WATER IS FOR FIGHTING Anne Thompson filed from Copenhagen for NBC on the United Nations' global warming conference for the third time this week. Monday she covered the opening ceremonies; Wednesday she watched the EPA take the lead role in US diplomacy. Now she tells us about money: nations in the developing world want a $100bn fund for them to buy new technologies for carbonfree energy; rich nations are offering just $10bn.

NBC also completed its five-part series A Perfect Storm on the impact of global warming. Jim Maceda took the military angle as the Pentagon plans for regional warfare caused by changes in the climate. Conflicts sparked by refugee crises and depleted resources. Maceda used the Nile Delta on Egypt's Mediterranean coast as an example of a potential flashpoint. Rising sea levels ruin farmland by turning it salty; high temperatures and evaporation deplete the river; Sudan and Ethiopia, the neighbors upstream, divert its flow. "Egypt calls it a cause for war."


SAMOA SCAM An adoption agency called Focus on Children found itself in the cross-hairs of 48 Hours Investigates on CBS. Maureen Maher filed a preview of her primetime documentary on the 80-or-so orphans from Samoa that Focus on Children provided for more than 50 families in America at a fee of $13,000 per adoption. Maher revealed that the children were not orphans after all: "The Samoan families, all poor and uneducated, believed they had signed their children up for a foster program and that their children would be coming home at age 18." The operators of Focus on Children faced felony prosecutions but have plea bargained the case down to "just a handful of misdemeanors." As for the legality of the adoptions--that ruling is still pending.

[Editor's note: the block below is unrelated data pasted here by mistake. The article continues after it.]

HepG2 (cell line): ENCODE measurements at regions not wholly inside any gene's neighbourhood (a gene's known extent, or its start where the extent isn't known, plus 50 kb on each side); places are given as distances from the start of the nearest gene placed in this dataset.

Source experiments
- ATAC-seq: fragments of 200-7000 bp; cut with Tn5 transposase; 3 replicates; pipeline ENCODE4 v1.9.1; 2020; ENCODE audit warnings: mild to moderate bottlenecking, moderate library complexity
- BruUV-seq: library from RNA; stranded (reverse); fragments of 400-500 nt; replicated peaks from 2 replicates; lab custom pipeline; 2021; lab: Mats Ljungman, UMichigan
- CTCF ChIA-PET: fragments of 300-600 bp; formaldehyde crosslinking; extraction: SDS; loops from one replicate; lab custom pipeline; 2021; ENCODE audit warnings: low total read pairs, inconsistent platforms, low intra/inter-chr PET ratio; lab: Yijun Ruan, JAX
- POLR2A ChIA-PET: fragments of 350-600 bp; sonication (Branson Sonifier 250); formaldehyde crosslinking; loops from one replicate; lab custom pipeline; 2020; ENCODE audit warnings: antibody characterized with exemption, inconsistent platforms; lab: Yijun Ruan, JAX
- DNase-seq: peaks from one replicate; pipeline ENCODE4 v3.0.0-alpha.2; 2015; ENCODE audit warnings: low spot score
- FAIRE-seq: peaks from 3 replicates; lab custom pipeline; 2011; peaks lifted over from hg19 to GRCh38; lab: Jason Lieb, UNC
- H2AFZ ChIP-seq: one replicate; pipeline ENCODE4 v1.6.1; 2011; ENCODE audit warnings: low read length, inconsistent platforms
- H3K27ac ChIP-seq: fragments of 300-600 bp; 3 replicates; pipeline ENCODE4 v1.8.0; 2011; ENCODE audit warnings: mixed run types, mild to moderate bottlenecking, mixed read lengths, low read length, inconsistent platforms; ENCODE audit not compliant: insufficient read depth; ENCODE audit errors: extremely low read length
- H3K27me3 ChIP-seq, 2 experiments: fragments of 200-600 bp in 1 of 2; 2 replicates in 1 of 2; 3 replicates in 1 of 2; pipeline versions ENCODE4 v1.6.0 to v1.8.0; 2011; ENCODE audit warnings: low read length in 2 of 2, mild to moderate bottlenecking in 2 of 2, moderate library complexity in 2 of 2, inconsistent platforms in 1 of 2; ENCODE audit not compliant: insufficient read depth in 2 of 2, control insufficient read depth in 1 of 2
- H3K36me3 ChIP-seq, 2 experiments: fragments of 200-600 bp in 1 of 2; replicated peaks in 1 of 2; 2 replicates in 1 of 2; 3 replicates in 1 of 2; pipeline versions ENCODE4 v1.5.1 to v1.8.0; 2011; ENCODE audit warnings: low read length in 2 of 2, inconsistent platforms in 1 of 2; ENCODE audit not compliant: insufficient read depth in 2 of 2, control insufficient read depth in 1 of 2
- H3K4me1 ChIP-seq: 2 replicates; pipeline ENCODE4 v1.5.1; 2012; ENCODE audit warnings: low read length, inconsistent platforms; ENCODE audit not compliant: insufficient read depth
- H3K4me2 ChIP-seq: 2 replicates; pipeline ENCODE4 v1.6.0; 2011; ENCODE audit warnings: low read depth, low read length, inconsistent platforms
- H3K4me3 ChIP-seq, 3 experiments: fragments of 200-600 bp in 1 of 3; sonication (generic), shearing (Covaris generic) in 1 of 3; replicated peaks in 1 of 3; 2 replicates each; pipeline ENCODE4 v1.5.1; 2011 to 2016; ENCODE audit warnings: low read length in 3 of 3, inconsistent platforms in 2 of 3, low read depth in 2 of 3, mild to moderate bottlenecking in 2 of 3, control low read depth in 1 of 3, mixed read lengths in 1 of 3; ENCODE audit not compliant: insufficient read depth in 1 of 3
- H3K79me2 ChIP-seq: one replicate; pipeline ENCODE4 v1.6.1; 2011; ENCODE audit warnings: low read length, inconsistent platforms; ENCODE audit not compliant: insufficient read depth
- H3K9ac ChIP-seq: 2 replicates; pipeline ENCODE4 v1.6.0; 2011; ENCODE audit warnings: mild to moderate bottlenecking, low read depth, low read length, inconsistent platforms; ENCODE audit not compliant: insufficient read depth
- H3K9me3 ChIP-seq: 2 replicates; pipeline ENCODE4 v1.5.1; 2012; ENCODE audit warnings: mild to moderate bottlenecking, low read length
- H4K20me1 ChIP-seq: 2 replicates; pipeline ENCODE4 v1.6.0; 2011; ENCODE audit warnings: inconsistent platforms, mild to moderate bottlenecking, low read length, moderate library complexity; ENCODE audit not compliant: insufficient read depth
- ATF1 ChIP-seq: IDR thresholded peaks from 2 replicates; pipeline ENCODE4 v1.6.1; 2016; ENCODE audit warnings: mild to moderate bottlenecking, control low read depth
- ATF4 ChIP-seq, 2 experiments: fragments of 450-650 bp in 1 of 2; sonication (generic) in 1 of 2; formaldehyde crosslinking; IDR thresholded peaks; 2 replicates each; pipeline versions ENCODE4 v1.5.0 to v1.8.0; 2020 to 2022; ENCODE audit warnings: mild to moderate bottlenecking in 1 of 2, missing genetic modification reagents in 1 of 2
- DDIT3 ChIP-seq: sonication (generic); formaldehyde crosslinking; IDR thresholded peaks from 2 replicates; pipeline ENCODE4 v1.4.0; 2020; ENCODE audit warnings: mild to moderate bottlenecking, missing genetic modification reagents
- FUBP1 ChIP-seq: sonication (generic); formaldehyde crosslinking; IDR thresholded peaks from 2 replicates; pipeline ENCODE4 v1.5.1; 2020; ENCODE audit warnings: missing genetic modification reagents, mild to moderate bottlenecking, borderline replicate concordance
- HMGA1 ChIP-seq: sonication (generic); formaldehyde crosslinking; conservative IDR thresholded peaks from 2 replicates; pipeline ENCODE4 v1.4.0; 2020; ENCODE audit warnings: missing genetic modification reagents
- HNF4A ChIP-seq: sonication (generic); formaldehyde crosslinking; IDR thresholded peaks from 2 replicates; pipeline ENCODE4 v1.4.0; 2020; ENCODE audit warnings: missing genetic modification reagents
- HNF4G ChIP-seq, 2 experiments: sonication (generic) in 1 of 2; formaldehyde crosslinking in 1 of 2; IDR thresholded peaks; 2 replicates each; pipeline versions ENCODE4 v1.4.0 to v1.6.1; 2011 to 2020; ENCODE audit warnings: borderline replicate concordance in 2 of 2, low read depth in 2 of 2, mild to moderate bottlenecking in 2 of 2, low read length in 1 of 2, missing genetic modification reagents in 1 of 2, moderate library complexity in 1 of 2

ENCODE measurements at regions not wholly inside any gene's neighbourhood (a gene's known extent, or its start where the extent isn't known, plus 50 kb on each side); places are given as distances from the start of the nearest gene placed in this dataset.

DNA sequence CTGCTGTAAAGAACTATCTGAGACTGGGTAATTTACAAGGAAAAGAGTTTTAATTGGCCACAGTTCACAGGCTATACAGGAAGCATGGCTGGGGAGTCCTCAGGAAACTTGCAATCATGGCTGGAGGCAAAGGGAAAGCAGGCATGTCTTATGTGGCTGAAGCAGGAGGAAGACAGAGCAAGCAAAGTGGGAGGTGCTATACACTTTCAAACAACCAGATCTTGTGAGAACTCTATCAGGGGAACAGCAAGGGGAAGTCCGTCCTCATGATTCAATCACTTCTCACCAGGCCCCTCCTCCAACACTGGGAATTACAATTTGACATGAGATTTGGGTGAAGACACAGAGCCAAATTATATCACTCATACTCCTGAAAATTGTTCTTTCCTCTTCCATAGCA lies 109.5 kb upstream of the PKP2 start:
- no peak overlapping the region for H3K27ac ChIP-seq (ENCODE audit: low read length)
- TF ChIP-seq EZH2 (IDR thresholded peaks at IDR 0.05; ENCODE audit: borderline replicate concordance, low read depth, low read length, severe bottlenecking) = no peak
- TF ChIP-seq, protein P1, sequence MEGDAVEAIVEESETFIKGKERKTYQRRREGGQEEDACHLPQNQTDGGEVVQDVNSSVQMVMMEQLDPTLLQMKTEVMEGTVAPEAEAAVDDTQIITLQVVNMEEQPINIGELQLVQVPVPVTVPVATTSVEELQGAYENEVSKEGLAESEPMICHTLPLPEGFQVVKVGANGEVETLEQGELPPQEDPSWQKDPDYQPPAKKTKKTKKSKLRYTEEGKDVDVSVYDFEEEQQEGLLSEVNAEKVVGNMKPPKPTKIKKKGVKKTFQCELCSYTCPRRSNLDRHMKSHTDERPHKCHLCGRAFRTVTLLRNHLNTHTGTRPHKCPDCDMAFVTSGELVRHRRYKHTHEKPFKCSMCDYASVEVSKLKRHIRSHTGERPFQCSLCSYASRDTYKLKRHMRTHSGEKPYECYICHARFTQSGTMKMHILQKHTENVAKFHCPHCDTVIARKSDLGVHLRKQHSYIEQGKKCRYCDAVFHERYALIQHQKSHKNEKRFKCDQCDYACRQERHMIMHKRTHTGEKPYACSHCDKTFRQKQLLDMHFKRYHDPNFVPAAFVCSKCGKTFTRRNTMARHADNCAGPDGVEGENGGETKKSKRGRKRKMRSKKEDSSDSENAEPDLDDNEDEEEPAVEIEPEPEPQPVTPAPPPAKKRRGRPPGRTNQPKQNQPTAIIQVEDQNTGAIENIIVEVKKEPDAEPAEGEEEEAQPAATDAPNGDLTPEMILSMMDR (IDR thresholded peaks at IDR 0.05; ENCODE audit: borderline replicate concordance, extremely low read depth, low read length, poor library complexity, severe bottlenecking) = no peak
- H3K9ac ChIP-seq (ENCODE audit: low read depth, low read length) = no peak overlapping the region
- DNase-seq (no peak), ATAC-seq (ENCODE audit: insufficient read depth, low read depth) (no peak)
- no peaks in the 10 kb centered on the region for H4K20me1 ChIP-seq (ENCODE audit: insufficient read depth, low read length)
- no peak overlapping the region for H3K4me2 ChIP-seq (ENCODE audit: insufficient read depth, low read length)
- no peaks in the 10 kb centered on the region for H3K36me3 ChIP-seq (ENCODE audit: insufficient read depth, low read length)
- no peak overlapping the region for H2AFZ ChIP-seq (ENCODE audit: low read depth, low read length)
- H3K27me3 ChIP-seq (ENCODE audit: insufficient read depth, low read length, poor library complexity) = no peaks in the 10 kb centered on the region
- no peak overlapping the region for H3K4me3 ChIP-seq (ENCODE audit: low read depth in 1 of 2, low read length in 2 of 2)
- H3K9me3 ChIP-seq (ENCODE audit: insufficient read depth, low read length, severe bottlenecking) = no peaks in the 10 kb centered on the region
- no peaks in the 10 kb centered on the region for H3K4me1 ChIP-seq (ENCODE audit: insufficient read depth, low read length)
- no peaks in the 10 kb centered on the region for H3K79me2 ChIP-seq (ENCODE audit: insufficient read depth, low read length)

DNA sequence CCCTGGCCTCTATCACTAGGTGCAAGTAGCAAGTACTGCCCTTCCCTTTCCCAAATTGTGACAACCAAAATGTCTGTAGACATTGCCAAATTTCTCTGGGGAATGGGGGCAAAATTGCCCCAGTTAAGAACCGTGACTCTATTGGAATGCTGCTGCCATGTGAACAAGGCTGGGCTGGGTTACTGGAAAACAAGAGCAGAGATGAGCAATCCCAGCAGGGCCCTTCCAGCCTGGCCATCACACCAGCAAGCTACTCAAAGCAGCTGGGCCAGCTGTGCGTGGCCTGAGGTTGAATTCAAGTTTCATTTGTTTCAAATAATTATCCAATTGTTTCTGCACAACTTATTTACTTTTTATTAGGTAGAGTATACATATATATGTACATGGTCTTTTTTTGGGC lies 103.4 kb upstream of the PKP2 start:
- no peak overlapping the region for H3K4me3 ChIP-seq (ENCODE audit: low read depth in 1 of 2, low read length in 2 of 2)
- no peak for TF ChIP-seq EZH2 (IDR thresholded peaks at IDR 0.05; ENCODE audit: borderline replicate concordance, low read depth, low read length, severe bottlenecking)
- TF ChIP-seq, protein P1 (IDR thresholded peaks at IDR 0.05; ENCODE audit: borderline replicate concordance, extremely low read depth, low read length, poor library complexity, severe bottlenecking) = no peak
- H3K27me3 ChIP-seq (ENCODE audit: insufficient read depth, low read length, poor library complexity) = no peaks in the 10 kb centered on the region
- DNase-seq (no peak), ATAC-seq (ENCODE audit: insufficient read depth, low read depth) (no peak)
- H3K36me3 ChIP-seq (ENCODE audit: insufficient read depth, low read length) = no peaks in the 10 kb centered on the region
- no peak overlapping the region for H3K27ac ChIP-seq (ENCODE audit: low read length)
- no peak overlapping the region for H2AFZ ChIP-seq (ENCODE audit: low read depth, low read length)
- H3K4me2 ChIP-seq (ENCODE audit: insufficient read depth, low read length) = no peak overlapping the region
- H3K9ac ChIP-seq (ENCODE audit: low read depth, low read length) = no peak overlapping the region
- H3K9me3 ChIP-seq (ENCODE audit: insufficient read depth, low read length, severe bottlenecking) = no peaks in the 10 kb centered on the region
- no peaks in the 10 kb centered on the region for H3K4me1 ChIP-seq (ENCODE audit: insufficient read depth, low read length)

MISSING THE MARK CBS likes to close its week with an inspirational feature invoking the American Spirit. This week Jeff Glor was assigned to file on the "special bond" between father and son. Glor landed quite a story, a jailhouse Exclusive with former New York Giants running back Mark Ingram, who is incarcerated awaiting sentencing for bank fraud and moneylaundering. Glor's angle was that Ingram's son, also a running back, also named Mark, is a frontrunner for this year's Heisman Trophy for his exploits for the University of Alabama.

It is a fine story of familial contrasts--a father's disgrace, a son's glory. What is has to do with embodying the American Spirit is a mystery.


YOU CANíT SEE THIS ON TV Rounding out the week from Hollywood, ABC's Brian Rooney offered some free publicity--not that it needs it--for director James Cameron's $400m movie production that is opening in theaters next week. Rooney oohed-and-aahed over Avatar's 3-D effects: "What you see is a picture that is sharp and has depth. Some objects appear to float right over you, close enough to reach out and touch." Rooney realized that we had to take his word for it: "Of course," he conceded, "you cannot see the effect on a flat screen television."